--On Thursday, July 15, 2010 16:37 +0100 Alissa Cooper
I tend to think that privacy risk isn't so much about the
percentage of sensitive data collected as about the
sensitivity of any data collected. The IETF interacts with
credit card numbers, passport numbers, authentication
credentials, and other kinds of data that are widely perceived
to be sensitive. I think those deserve documentation (as do
less sensitive data elements like web logs, but I can
understand why others may disagree on that point).
Perhaps the above suggests that we need to parse this discussion
into two separate privacy policies. The IETF went to a great
deal of effort a few years ago to reorganize its administrative
functions and clearly separate them from
IETF-as-Standards-Developer. Remembering that neither the IETF
nor the IASA have an actual corporate existence, the IETF
actually does _not_ "interact[s] with credit card numbers [or]
passport numbers". The IASA does. There is some IETF
interaction with "authentication credentials" (such as email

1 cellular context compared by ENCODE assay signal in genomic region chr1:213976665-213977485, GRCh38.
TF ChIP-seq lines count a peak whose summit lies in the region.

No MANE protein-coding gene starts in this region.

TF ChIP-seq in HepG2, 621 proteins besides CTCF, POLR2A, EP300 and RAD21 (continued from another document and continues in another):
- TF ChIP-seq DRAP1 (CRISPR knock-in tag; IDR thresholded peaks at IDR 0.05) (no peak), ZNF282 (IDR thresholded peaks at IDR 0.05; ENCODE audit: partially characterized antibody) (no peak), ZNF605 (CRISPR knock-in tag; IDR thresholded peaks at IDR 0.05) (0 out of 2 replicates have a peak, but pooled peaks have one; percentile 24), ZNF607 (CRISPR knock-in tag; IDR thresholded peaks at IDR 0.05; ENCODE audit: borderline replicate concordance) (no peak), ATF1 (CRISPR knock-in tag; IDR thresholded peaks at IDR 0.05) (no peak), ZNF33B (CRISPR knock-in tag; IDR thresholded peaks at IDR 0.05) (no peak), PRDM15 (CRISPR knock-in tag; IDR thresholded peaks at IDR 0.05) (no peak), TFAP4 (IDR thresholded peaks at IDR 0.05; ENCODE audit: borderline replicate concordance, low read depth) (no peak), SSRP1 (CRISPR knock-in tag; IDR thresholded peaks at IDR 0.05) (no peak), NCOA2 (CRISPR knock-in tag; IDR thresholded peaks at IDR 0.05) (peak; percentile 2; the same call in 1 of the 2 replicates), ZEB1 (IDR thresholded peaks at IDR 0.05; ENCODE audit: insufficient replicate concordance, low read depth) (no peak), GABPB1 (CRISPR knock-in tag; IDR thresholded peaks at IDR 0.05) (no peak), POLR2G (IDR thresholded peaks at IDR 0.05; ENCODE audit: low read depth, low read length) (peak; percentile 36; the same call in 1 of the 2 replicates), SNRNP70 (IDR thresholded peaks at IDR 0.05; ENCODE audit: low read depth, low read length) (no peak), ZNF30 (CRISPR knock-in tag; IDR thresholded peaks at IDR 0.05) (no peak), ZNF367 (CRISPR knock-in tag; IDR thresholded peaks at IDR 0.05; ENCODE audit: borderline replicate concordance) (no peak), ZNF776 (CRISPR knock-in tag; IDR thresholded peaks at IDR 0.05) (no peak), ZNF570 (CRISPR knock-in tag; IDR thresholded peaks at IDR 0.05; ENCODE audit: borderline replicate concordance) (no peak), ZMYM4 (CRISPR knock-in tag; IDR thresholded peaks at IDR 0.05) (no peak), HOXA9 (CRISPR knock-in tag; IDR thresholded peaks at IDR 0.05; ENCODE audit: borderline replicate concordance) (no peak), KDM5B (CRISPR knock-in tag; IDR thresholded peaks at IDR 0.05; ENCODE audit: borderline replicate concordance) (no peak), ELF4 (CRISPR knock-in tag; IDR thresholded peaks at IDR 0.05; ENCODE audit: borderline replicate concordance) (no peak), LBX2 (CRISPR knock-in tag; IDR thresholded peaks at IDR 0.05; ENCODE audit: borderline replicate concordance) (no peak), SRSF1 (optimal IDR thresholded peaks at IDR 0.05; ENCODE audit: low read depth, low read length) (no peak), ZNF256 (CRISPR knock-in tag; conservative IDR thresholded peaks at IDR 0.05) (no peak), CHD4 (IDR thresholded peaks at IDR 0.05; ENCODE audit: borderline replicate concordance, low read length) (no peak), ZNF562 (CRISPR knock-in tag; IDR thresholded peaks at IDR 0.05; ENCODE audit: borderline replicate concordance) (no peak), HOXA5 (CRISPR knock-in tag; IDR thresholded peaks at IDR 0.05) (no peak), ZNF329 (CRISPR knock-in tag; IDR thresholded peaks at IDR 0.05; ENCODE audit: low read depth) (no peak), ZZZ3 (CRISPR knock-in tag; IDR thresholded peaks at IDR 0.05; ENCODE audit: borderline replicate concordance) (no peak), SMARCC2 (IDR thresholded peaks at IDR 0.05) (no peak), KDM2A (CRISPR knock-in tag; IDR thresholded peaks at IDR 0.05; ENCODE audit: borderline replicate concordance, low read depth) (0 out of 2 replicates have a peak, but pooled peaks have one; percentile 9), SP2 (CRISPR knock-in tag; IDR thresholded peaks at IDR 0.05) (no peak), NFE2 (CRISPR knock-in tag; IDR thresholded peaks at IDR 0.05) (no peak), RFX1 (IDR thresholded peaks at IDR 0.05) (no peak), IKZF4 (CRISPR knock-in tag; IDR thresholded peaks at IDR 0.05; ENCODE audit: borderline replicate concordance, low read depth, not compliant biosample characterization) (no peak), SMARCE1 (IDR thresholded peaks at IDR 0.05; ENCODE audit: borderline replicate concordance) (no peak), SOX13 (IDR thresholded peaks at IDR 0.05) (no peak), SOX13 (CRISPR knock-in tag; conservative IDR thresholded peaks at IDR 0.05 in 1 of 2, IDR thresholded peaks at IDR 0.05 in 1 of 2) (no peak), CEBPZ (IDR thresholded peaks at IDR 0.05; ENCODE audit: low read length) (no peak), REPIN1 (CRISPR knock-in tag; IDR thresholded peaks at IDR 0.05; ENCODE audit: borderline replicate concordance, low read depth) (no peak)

addresses), but that is fairly lightweight and rather public.
Would it be useful to redefine the question into
in furtherance of its administrative role.
and related capacities.
While there may be some gray areas at the margins (e.g., I don't
know whether a meeting attendance list would fall most naturally
under an IASA or IETF policy statement even though I'm pretty
such I know what should be said above it), it seems to me that
the IASA one is far more important and much more easily
accomplished, in part because most IASA operations should
already be covered by ISOC's policies and in part because the
issues are much more straightforward than ones involving the
tradeoff between privacy and the requirements for openness of
the standards process.
And, of course, that split would permit deferring the second
topic until the community was a lot more convinced that the
benefits were worth the costs and risks than I see being the
case right now.
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